More

    NVTHS students in biotechnology study Zebrafish

    NVTHS students in biotechnology study Zebrafish

    WESTFORD – Students in the Nashoba Valley Technical High School Biotechnology program have their feet wet this year… actually, their hands are more specifically.

    In order to meet the state’s biotech curriculum structure, Teacher John Milhaven had to provide a facet that “related to the proper and ethical care of laboratory animals.”

    But what animal?

    “If you think of laboratory animals, you think of mice or rats, of course,” Milhaven said, “and I thought mice or rats would be costly and stinky.”

    His second thought? The fruit is moving. But Nasha Tech is a school with an award-winning restaurant run by staff and students of the Culinary Arts program which is open to the public under ordinary, non-pandemic conditions.

    Thus the concept of fruit flies.

    “I was afraid I would be in trouble if the fruit flies went out and made their way to the cafeteria or the Culinary Arts.” “I was thinking of zebrafish, then.”

    NVTHS students in biotechnology study Zebrafish

    If you think about it, it makes sense. Fish collect in classrooms, right?

    But how, one would ask, will zebrafish research maybe be useful in biotechnology teaching?

    “Zebrafish are widely used in genetic engineering and embryological studies,” said Milhaven. “I thought it would be fascinating and attractive for students to have an animal they can look at and look after. The students will make a review of their work and understanding of zebrafish and what it takes to make them safe and happy. “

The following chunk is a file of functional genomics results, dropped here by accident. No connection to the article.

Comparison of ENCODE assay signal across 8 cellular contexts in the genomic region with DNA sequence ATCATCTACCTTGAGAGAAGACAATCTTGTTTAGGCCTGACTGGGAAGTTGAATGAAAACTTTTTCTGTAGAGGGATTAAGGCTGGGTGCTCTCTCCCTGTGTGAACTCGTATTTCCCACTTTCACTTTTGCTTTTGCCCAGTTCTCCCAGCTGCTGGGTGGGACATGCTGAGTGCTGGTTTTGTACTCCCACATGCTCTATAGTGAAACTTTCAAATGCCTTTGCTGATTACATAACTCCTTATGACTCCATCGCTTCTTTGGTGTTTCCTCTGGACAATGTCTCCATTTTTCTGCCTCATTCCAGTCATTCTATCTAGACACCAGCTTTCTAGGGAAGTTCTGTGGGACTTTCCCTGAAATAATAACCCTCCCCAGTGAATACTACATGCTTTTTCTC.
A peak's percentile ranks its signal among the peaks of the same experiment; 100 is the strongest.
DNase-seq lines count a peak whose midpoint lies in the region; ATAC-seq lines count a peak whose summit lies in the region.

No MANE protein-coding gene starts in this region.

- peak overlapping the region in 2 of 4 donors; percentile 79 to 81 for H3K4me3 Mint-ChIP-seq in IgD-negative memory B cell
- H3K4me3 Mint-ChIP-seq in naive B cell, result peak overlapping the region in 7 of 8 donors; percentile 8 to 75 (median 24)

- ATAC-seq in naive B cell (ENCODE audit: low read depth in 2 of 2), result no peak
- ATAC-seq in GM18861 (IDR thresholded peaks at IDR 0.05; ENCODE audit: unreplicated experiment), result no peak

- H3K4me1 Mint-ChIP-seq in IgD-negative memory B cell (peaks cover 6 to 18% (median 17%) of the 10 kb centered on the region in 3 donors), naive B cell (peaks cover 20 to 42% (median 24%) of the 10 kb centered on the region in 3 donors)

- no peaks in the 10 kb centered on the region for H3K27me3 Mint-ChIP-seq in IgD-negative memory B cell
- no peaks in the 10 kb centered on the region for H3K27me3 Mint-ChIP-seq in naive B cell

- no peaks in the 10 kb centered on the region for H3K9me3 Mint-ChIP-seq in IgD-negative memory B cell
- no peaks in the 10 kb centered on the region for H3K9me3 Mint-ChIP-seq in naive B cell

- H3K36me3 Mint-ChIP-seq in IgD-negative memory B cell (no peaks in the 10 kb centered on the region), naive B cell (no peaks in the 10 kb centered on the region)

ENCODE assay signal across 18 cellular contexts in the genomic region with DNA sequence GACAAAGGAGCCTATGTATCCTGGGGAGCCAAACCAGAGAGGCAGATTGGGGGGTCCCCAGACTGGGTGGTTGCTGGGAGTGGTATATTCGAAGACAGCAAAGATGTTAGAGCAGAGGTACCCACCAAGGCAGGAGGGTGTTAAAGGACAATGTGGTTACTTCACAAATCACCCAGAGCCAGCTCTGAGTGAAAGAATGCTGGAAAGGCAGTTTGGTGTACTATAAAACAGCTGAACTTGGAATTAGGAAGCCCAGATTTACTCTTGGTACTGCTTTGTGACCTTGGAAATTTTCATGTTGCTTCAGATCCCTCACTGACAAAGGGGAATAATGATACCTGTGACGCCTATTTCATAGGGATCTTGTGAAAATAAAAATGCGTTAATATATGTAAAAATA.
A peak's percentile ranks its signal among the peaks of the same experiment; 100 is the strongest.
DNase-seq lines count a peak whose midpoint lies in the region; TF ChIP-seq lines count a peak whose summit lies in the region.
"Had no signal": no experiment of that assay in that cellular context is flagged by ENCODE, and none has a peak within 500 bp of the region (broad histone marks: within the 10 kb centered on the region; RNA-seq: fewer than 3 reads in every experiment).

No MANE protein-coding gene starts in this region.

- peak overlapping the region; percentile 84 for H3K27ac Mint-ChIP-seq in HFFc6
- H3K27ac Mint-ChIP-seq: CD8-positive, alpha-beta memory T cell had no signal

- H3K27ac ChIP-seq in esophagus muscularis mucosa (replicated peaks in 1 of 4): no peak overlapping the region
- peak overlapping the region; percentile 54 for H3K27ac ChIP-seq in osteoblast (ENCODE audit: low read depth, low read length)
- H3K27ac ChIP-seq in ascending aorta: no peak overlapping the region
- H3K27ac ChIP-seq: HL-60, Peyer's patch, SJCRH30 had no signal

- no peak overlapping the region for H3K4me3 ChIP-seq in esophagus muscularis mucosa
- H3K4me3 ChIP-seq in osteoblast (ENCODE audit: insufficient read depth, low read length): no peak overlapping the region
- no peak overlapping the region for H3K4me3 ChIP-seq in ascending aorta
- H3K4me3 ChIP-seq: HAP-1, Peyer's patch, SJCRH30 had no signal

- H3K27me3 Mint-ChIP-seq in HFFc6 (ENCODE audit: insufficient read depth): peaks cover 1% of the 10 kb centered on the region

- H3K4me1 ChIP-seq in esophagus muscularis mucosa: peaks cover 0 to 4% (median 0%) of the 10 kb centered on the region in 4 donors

Moreover, as Milhaven pointed out, zebrafish are chordates — they have a spinal cord — but their genomes are much nearer than fruit flies.

    In the biotechnology classroom, Milhaven created a small aquarium, purchased 6 zebrafish at The Fish Nook in Acton, and got children involved in the feeding and care of them, including the testing of different chemical levels of water.

    “The goal is to get a colony going to support themselves,” Milhaven said, adding that he learns just as the children do.

    “I knew a little bit of zebrafish, but I also learn.”

    Rajat Singhhttps://bioinformaticsindia.com
    A Bioinformatics Masters degree from the G.N Khalsa Science and Commerce College (Mumbai). Blogger by choice and an enthusiastic person with a technical background and passion.

    Get in Touch

    Related Articles

    Get in Touch

    196FansLike
    54FollowersFollow
    87SubscribersSubscribe

    Latest Posts